“This campaign is about us showing the Public Charter School Board that the students and families of Ward 8 are willing to fight for their education. NCP has become an important part of this community and together we are going to Save Our School and Save Our Students. We also want the public to know that the Public Charter School Board does not effectively support minority-owned charter schools. This campaign is about bringing awareness to this problem because NCP is not the only school receiving unfair treatment.”
In December the DCPCSB reviewed charter of four schools. In accordance with the School Reform Act, D.C. Code 38-1802 et seq., “the D.C. Public Charter School Board (PCSB) is required to review each District charter school’s performance at least once every five years, and if a school wants to continue operating beyond its original 15-year charter it must apply to D.C. PCSB in its fifteenth year of operation to renew its charter for another 15-year term.”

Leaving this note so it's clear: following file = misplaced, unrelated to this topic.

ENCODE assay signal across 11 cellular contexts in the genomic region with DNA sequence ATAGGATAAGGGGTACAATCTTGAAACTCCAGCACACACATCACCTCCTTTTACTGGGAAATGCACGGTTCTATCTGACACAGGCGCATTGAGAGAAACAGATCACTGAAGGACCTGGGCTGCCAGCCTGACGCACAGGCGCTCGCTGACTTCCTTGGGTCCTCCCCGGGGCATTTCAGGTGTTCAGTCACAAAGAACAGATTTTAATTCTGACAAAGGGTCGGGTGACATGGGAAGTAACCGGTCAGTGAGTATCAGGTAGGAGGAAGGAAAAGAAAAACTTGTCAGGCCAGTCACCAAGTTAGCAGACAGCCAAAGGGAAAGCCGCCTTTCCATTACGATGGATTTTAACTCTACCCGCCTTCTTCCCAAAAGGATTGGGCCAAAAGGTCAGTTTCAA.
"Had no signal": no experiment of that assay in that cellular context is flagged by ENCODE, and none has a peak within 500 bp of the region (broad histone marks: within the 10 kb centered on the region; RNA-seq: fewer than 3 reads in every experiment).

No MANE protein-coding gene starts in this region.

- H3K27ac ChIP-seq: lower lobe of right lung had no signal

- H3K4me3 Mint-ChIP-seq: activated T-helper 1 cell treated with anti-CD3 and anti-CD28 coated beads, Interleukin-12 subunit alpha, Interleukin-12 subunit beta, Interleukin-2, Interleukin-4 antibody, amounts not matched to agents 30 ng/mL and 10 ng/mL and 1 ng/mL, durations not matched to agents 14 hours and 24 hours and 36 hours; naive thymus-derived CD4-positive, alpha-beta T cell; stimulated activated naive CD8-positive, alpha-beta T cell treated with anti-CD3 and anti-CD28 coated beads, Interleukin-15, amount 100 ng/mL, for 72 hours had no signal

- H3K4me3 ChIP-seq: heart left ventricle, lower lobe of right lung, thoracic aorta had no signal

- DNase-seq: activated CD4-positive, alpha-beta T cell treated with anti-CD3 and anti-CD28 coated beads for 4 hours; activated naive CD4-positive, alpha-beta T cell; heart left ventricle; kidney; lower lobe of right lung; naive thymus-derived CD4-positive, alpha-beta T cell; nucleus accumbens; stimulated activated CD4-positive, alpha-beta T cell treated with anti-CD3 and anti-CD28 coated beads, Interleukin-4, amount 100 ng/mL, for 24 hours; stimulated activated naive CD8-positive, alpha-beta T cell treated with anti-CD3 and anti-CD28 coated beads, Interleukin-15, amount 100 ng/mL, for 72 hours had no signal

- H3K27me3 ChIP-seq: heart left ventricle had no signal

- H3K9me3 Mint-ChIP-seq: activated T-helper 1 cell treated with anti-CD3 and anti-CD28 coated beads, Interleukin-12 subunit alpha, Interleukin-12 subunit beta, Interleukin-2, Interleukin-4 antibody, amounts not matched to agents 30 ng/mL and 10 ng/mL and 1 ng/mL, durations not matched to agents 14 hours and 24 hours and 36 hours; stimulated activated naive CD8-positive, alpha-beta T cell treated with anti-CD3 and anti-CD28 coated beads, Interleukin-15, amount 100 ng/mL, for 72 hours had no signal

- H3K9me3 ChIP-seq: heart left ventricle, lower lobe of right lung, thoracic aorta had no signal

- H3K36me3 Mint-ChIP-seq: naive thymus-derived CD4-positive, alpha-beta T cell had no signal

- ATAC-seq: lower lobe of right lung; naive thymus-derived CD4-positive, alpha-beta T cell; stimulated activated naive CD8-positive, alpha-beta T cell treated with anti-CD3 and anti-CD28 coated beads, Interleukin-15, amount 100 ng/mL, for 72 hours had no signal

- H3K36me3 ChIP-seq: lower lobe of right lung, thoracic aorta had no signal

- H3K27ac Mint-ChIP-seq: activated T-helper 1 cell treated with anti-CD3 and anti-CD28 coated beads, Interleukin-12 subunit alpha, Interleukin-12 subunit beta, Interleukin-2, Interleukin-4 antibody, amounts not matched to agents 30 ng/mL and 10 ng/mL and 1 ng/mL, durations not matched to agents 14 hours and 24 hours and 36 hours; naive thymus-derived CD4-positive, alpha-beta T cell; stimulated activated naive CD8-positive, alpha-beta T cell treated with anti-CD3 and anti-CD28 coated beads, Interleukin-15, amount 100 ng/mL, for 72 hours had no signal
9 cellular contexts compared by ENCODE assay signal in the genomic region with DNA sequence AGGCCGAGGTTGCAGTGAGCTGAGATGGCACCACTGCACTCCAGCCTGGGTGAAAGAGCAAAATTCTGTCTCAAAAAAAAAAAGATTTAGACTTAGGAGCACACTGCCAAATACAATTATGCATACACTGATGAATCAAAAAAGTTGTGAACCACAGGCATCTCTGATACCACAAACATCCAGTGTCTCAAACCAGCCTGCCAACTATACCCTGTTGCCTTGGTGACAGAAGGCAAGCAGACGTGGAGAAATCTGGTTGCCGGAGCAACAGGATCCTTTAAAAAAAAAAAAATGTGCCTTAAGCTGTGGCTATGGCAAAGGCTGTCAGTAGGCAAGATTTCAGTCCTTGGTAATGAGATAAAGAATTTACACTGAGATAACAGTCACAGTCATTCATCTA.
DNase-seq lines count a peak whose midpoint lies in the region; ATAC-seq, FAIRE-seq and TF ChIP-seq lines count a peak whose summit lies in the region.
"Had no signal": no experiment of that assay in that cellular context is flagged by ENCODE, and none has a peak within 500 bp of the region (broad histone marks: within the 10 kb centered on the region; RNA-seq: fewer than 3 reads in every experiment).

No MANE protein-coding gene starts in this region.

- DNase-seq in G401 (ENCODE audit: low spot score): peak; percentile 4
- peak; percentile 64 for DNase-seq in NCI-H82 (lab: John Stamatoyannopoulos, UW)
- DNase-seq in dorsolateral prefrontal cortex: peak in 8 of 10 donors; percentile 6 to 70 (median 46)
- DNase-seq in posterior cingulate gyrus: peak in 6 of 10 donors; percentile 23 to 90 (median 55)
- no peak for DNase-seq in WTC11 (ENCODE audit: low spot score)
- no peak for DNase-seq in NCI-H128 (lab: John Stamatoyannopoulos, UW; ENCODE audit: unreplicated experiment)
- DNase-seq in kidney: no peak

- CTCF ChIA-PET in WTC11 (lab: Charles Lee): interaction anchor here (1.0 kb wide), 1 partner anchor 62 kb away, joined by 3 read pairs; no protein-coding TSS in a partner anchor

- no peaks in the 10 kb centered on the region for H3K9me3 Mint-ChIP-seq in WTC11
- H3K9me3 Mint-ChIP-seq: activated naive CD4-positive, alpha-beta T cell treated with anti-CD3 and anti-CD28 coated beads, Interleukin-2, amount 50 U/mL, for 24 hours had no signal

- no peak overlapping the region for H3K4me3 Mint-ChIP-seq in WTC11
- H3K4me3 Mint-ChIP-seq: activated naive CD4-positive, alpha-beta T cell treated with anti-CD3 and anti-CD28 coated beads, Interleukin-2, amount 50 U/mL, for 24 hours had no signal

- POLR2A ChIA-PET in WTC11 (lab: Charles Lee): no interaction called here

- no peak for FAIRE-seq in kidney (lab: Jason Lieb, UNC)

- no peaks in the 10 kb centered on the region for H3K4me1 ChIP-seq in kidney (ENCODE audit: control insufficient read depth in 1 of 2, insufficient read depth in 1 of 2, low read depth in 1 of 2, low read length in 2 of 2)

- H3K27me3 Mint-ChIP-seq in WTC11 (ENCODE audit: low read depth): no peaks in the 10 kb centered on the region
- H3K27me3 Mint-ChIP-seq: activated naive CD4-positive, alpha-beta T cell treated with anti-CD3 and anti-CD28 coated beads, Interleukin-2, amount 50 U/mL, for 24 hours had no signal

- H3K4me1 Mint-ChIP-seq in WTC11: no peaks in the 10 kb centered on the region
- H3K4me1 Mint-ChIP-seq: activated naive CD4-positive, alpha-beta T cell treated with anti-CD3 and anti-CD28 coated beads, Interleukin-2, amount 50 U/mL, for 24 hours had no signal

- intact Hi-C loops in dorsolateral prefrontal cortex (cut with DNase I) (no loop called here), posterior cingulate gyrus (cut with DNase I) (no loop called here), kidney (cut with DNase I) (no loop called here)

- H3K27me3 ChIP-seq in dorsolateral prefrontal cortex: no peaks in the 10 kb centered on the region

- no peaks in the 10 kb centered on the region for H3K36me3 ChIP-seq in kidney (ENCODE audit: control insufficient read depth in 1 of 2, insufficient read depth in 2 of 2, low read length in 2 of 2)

During the process the school board can make three decisions:
- To continue the school’s charter without conditions
- Conditionally continue the school’s charter by imposing annual or interim targets it must meet
- Commence charter revocation proceedings according to information provided by the School Board.
The Board moved forward with the revocation process despite vigorous objections from some parents, students and staff. Even some Board members were saddened by the outcome.
Rev. O. Jermaine Bego of CenterPoint Baptist Church in Southeast showed his support for NCP and hoped the school would remain open.